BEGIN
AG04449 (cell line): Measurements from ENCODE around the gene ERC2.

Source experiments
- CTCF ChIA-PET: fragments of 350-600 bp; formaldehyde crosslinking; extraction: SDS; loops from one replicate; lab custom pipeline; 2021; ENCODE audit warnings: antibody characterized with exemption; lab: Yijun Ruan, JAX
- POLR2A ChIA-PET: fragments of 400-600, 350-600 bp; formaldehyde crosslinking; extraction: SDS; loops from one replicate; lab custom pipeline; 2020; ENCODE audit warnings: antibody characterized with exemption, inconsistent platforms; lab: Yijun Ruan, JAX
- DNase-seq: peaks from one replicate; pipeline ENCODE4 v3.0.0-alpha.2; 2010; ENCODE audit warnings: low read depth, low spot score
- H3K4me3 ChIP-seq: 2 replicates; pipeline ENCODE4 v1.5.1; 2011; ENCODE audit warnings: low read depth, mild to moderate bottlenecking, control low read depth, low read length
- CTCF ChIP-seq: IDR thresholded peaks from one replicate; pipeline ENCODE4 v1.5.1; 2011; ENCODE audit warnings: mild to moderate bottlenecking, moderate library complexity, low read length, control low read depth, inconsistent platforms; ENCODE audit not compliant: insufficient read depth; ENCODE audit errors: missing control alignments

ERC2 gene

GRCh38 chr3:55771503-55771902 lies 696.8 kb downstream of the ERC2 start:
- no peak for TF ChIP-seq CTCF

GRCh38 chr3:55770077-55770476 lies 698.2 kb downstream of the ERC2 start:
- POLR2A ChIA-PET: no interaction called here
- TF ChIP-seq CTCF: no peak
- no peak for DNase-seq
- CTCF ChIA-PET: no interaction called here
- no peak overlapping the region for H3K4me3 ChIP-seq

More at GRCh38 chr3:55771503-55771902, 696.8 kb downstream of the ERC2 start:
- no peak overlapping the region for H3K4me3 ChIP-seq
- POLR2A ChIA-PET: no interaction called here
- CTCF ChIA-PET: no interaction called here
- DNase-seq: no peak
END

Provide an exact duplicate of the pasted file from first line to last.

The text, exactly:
AG04449 (cell line): Measurements from ENCODE around the gene ERC2.

Source experiments
- CTCF ChIA-PET: fragments of 350-600 bp; formaldehyde crosslinking; extraction: SDS; loops from one replicate; lab custom pipeline; 2021; ENCODE audit warnings: antibody characterized with exemption; lab: Yijun Ruan, JAX
- POLR2A ChIA-PET: fragments of 400-600, 350-600 bp; formaldehyde crosslinking; extraction: SDS; loops from one replicate; lab custom pipeline; 2020; ENCODE audit warnings: antibody characterized with exemption, inconsistent platforms; lab: Yijun Ruan, JAX
- DNase-seq: peaks from one replicate; pipeline ENCODE4 v3.0.0-alpha.2; 2010; ENCODE audit warnings: low read depth, low spot score
- H3K4me3 ChIP-seq: 2 replicates; pipeline ENCODE4 v1.5.1; 2011; ENCODE audit warnings: low read depth, mild to moderate bottlenecking, control low read depth, low read length
- CTCF ChIP-seq: IDR thresholded peaks from one replicate; pipeline ENCODE4 v1.5.1; 2011; ENCODE audit warnings: mild to moderate bottlenecking, moderate library complexity, low read length, control low read depth, inconsistent platforms; ENCODE audit not compliant: insufficient read depth; ENCODE audit errors: missing control alignments

ERC2 gene

GRCh38 chr3:55771503-55771902 lies 696.8 kb downstream of the ERC2 start:
- no peak for TF ChIP-seq CTCF

GRCh38 chr3:55770077-55770476 lies 698.2 kb downstream of the ERC2 start:
- POLR2A ChIA-PET: no interaction called here
- TF ChIP-seq CTCF: no peak
- no peak for DNase-seq
- CTCF ChIA-PET: no interaction called here
- no peak overlapping the region for H3K4me3 ChIP-seq

More at GRCh38 chr3:55771503-55771902, 696.8 kb downstream of the ERC2 start:
- no peak overlapping the region for H3K4me3 ChIP-seq
- POLR2A ChIA-PET: no interaction called here
- CTCF ChIA-PET: no interaction called here
- DNase-seq: no peak